FCA ‘mindful’ of Fos claims potential over simple advice

The Financial Conduct Authority is aware of the obstacle to the roll out of simple advice processes posed by Financial Ombudsman Service scrutiny and the potential for claims, but has warned it has no power over the claims adjudicator to change its approach.

Speaking at an event in London today hosted by financial services software firm eValue, Rory Percival, technical specialist at the regulator, revealed during an at times terse exchange with advisers in the audience that it will imminently be publishing ‘thematic work’ into the subject.

In February, the FCA told the Treasury Select Committee it is set to launch a consultation on simplified advice within the next quarter, with the aim of eventually publishing financial guidance.

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Mr Percival said the regulator would be publishing its findings soon and that it will cover both simplified advice and non-advised. The latter has been the subject of particular concern across the industry of late over consumer confusion as to when a service has crossed the line into advice.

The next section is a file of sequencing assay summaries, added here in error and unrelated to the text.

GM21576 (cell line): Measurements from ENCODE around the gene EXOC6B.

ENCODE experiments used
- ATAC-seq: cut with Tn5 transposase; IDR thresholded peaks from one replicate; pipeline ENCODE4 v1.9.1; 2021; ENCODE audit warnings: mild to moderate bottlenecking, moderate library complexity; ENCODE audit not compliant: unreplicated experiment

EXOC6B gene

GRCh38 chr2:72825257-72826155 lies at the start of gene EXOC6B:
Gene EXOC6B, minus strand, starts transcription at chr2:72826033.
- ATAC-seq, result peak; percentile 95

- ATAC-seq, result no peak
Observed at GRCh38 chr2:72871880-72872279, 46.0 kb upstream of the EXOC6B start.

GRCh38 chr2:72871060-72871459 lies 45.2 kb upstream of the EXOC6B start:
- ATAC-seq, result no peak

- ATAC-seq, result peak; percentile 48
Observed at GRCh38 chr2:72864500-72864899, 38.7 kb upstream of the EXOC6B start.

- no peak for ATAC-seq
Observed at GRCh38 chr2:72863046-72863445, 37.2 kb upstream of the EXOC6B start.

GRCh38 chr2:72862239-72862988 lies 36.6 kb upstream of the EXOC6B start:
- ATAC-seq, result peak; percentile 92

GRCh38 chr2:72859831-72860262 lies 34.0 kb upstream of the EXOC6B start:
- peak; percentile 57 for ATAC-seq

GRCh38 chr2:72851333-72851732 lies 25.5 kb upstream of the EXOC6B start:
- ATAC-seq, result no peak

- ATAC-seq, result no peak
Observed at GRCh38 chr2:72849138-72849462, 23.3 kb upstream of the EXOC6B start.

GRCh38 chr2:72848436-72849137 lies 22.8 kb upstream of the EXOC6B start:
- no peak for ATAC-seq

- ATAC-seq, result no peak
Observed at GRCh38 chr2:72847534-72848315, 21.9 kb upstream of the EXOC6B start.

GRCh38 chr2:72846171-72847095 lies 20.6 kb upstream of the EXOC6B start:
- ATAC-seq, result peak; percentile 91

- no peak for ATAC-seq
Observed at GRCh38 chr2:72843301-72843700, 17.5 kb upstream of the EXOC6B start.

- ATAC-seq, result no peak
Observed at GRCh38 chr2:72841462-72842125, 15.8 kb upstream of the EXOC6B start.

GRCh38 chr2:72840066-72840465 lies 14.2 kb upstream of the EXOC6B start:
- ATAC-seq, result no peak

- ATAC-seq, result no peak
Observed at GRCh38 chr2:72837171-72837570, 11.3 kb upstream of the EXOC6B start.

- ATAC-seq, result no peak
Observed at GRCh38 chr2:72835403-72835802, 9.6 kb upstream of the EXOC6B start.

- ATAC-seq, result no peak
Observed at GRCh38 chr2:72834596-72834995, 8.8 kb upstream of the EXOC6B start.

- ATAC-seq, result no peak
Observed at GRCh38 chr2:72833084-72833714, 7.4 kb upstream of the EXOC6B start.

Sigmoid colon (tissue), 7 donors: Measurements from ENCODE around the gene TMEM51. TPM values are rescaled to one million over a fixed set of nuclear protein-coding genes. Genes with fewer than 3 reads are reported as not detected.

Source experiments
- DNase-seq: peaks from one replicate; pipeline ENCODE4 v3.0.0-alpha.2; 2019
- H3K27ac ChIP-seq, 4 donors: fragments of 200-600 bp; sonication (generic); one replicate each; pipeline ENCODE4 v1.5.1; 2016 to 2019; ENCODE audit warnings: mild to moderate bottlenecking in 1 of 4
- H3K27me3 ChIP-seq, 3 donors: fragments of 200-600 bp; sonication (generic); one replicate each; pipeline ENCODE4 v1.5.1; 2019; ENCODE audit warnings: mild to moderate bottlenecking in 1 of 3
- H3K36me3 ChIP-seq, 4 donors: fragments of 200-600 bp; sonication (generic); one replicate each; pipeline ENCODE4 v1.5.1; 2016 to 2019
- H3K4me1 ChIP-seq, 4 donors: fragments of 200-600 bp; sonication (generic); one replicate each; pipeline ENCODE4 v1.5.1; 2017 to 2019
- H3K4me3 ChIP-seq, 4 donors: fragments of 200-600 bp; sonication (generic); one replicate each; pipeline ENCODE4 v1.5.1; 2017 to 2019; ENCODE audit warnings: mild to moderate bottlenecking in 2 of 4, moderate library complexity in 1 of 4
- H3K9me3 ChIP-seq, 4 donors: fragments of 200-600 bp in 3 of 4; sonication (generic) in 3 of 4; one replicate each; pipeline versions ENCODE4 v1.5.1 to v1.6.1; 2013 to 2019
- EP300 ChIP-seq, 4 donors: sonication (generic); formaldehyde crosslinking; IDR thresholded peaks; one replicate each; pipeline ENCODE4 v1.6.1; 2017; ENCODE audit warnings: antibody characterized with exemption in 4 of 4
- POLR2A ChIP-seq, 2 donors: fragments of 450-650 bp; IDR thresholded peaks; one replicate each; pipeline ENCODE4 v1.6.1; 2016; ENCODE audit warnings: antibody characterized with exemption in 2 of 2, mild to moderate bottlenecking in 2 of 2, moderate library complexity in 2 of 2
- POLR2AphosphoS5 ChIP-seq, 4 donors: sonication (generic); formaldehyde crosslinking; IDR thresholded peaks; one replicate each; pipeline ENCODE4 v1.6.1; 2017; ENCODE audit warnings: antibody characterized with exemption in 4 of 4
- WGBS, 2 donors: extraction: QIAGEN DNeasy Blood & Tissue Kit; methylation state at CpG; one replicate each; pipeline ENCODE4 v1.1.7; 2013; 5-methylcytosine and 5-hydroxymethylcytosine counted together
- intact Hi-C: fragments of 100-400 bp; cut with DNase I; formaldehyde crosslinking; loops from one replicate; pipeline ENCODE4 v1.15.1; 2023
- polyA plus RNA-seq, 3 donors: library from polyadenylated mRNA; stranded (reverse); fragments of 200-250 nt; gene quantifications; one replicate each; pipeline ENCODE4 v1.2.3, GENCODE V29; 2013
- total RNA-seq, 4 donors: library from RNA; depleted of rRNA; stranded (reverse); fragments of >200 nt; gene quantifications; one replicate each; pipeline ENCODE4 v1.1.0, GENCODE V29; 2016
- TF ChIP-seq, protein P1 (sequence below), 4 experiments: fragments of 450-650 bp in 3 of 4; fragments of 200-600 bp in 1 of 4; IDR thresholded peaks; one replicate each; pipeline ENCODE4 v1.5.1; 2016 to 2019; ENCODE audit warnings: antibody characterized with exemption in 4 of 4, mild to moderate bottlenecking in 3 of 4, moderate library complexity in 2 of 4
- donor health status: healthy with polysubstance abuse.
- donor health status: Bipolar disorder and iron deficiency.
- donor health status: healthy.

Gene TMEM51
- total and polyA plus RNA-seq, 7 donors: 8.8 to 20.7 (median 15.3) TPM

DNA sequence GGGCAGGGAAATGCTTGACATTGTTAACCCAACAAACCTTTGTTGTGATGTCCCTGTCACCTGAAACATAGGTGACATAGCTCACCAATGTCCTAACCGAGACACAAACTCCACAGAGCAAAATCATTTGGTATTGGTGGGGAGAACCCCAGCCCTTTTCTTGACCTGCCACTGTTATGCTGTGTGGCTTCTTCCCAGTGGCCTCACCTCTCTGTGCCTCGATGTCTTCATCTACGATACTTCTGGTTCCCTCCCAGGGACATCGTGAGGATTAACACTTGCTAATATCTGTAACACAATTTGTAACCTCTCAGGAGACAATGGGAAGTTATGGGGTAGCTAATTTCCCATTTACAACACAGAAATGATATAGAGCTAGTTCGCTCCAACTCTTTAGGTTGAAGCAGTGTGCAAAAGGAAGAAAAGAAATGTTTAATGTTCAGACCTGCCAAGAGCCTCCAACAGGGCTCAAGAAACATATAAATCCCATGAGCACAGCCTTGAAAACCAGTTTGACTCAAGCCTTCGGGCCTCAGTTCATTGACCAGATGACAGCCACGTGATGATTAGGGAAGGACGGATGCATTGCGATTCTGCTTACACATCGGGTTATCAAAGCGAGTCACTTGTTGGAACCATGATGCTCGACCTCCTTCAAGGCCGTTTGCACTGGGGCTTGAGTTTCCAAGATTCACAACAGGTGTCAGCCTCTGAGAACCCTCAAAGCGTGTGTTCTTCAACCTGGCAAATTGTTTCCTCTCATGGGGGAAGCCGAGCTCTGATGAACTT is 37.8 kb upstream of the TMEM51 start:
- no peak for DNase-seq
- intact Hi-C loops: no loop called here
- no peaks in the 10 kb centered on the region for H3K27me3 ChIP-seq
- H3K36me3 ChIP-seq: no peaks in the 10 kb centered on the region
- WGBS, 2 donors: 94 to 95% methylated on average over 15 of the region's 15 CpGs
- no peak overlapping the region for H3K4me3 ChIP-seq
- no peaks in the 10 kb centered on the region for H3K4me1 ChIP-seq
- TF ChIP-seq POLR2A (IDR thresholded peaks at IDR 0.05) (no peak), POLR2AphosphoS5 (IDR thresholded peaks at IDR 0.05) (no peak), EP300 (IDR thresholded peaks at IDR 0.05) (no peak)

Giving evidence to the Treasury Select Committee earlier this year, FCA head Martin Wheatley came under fire from MPs who demanded answers as to whether consumers could confuse execution-only with advice when using a web-based advice system.

Mr Percival said the FCA is “currently doing a thematic piece of work aiming to look to look at understanding how markets work in this area and whether the regulatory framework is supporting firms to give a good outcome to clients and helping them to achieve that”.

He told delegates today that the FCA wants to know “why firms are struggling with automated processes and whether firms understand what the requirements are”. He said he could not perform more of a steer as the FCA intends to publish the consultation “shortly”.

One audience member asked whether the Financial Ombudsman Service will treat complaints about simplified advice “fairly”, adding that is one reason why advisers have not built a simple advice propositions to address the advice gap.

Mr Percival emphasised that the Fos is “different to us” and the regulator has no power over it. “It’s not down to us what they do,” he said.

However, he emphasised that the FCA is keen to see firms develop simple propositions and added it was “mindful [Fos] is an issue and that has been factored into our thinking”.

Another audience member then criticised Mr Percival for not talking about the processes to help people at retirement following the changes in the Budget, accusing him of not dealing with “current issues”.

Mr Percival responded that the regulator has released post-Budget guidance, giving more detailed instructions for providers and intermediaries who deal with consumers at retirement.

His earlier talk had focused on centralised investment propositions and risk profiling, during which he suggested to delegates that they re-read papers that were issued on this by the then Financial Services Authority three years ago.